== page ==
THE PILGRIMS AND THE FIRST THANKSGIVING

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Because of the popularity of the Thanksgiving holiday, all Americans have heard of the Pilgrims. Anyone who has studied American history knows something about the Puritans.

But who were the Pilgrims and Puritans? They were Bible believing Christians who did not like the fact that the secular British government, ruled by a secular king, also ruled over the Christian Church of England. The king dictated church doctrines and practices that benefited him and forbade those that didn’t. As you would expect, this corrupted the organized Church of England. That is why it is important, that from an organizational control standpoint, political and religious institutions are not governed by the same entity. This is what Thomas Jefferson meant by the separation of church and state – no state church.

The Puritans and Pilgrims didn’t like a secular king telling them what they could believe and how they could practice their Christian faith. They wanted to study the Bible for themselves, establish their own beliefs as they understood the Bible, and decide for themselves how to live out their faith.

Separation of Church and State Not God and State

In other words, they did not want freedom from religion; but freedom of religion. They did not want the government to have a government church. They acknowledged God as their sovereign; not the King of England. They wanted freedom of conscience to believe and live as they understood the Bible; and not what the King of England told them to believe and do. They would never have thought of kicking God out of the government but wanted to kick the government out of the church. They wanted God to rule the government not the government to rule the church.

Of course this desire for freedom of conscience threatened the king who was not going to tolerate this dissent. King James I vowed to “make these deviants conform or he would harass them out of the land or else do worse.” The more they sought religious freedom; the more the king persecuted them. Using biblical terms, we might say that God hardened the King of England’s heart.

The Puritans thought they could purify the corrupted Church of England from within. The Pilgrims believed otherwise. They didn’t see any hope for change as long as the king was the head of the church. So the Pilgrims separated themselves from the Church of England. This is why they were called Separatists.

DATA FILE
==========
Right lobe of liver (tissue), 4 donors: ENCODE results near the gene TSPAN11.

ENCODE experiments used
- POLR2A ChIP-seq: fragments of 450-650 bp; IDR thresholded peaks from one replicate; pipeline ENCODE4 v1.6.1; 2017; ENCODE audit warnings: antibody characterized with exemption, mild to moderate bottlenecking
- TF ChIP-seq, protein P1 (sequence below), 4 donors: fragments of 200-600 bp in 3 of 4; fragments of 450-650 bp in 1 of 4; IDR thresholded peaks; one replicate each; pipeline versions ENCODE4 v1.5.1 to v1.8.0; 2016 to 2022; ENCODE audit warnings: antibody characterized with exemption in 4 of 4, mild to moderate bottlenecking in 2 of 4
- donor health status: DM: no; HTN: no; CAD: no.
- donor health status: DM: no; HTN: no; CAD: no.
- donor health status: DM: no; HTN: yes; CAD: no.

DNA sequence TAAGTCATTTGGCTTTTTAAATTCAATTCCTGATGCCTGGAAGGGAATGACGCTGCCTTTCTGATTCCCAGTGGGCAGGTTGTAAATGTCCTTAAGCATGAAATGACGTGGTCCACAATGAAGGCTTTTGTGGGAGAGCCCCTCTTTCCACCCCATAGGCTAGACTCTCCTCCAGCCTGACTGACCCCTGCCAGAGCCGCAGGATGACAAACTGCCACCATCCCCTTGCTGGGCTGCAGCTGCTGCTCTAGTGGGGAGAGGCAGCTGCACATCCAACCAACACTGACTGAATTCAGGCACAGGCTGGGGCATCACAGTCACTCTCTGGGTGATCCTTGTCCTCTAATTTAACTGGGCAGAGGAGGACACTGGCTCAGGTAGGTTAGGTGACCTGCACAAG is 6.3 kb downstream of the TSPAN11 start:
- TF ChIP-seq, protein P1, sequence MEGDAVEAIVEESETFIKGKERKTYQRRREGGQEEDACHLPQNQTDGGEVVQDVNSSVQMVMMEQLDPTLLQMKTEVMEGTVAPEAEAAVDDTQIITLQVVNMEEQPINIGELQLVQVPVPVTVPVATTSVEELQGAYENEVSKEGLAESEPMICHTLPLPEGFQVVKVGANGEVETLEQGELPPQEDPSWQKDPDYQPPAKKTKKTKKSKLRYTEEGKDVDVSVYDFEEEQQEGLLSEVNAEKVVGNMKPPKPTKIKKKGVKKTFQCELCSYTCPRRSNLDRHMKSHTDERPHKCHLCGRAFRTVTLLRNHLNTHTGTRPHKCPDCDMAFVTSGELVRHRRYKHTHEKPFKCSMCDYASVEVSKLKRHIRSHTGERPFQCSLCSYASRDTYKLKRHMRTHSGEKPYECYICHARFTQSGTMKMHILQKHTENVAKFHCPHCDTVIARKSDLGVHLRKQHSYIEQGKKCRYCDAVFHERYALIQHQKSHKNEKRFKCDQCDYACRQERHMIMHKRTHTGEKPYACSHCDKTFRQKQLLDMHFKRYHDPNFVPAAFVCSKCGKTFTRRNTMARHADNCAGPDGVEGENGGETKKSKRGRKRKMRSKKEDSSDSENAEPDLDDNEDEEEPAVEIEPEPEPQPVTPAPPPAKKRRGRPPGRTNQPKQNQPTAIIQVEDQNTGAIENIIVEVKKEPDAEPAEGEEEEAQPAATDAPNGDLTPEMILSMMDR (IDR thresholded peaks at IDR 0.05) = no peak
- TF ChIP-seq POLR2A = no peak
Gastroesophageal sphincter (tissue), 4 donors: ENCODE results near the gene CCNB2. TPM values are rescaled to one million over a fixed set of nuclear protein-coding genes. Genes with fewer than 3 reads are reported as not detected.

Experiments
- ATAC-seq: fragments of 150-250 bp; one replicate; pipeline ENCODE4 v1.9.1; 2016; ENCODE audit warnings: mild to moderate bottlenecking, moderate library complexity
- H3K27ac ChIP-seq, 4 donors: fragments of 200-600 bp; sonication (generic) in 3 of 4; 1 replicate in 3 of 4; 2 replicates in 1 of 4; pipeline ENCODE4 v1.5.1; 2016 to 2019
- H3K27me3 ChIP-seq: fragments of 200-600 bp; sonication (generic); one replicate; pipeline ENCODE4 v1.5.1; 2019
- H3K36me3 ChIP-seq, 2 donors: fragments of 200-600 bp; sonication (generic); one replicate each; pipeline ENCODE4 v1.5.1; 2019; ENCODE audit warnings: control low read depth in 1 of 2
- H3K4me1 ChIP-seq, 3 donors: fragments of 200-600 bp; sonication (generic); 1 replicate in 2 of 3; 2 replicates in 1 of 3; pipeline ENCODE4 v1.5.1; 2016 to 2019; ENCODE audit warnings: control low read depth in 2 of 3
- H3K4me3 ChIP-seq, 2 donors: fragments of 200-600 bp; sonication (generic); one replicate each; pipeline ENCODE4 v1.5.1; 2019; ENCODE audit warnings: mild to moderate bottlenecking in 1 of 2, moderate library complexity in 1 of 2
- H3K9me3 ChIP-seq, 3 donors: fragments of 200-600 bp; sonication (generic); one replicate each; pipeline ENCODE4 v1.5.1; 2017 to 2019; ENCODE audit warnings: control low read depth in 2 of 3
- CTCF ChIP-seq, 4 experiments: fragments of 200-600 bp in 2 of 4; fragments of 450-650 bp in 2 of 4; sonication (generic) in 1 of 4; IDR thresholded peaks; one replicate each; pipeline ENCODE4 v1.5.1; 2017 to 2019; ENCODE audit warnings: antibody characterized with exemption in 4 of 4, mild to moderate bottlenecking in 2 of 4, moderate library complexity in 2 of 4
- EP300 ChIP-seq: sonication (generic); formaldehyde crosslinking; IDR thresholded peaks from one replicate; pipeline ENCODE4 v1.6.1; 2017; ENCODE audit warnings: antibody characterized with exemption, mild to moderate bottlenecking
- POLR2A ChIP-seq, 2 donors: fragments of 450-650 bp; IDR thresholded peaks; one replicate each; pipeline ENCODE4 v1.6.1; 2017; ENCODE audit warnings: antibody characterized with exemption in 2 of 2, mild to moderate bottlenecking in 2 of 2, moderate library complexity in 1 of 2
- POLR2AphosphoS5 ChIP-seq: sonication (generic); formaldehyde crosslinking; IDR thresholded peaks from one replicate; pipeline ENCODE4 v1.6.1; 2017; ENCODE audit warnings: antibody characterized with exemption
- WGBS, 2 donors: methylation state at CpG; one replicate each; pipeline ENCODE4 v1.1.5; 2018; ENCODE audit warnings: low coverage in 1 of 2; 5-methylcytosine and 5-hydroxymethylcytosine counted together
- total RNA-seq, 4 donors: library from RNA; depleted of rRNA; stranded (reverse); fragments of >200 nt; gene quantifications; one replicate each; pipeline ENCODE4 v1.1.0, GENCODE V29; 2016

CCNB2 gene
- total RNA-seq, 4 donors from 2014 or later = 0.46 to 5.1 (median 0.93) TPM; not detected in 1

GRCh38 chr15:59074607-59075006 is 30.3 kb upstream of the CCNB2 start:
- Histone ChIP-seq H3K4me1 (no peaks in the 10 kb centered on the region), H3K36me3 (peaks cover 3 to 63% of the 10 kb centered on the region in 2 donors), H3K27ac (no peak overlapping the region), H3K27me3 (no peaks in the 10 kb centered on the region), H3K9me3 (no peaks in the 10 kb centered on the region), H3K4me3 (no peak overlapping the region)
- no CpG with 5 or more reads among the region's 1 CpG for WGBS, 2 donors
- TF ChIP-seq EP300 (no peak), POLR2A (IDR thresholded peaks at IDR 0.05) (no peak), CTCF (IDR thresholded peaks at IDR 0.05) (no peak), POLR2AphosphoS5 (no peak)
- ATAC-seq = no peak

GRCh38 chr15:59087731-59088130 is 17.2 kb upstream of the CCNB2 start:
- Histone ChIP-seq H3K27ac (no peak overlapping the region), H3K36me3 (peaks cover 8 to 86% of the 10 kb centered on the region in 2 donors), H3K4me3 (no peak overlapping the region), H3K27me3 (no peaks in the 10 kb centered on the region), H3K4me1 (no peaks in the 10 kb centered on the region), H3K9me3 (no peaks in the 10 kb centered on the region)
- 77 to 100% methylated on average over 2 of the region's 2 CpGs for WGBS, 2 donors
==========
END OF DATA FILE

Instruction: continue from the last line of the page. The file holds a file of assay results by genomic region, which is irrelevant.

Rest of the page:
The Pilgrim Exodus

Because they were persecuted, the Pilgrims fled England to Holland and then twelve years later they left Holland, bordered a ship called the Mayflower and sailed to America on September 6, 1620. Sixty six days later they arrived at Cape Cod and at Plymouth Rock on December 11. Over the next twenty years, 16,000 Puritans crossed the ocean and founded the Massachusetts Bay Colony.

The Pilgrims were totally connected to the Hebraic roots of Christianity. They saw themselves as reenacting the Exodus from Egypt except they were fleeing the King of England and crossing the ocean to a new promise land. They identified with the Hebrew people, the Hebrew Bible and the Hebrew language. For example, it is likely that the Thanksgiving celebration of the Pilgrims was based on the Feast of Tabernacles in Leviticus 23:39. It was this connection that brought Judeo-Christian morals and ethics to America that made America great. No matter who is in the White House, we must return to our Judeo-Christian heritage to “Make America Great Again.” This will require intense spiritual warfare and much civil unrest because those who hate God would rather destroy the country than bow to God.

 

[For further information on the Hebraic roots of the Pilgrims, please order my book, Christians, Jews and Israel: Standing Together in Troubled Times available at www.rbooker.com.]

 

The First Thanksgiving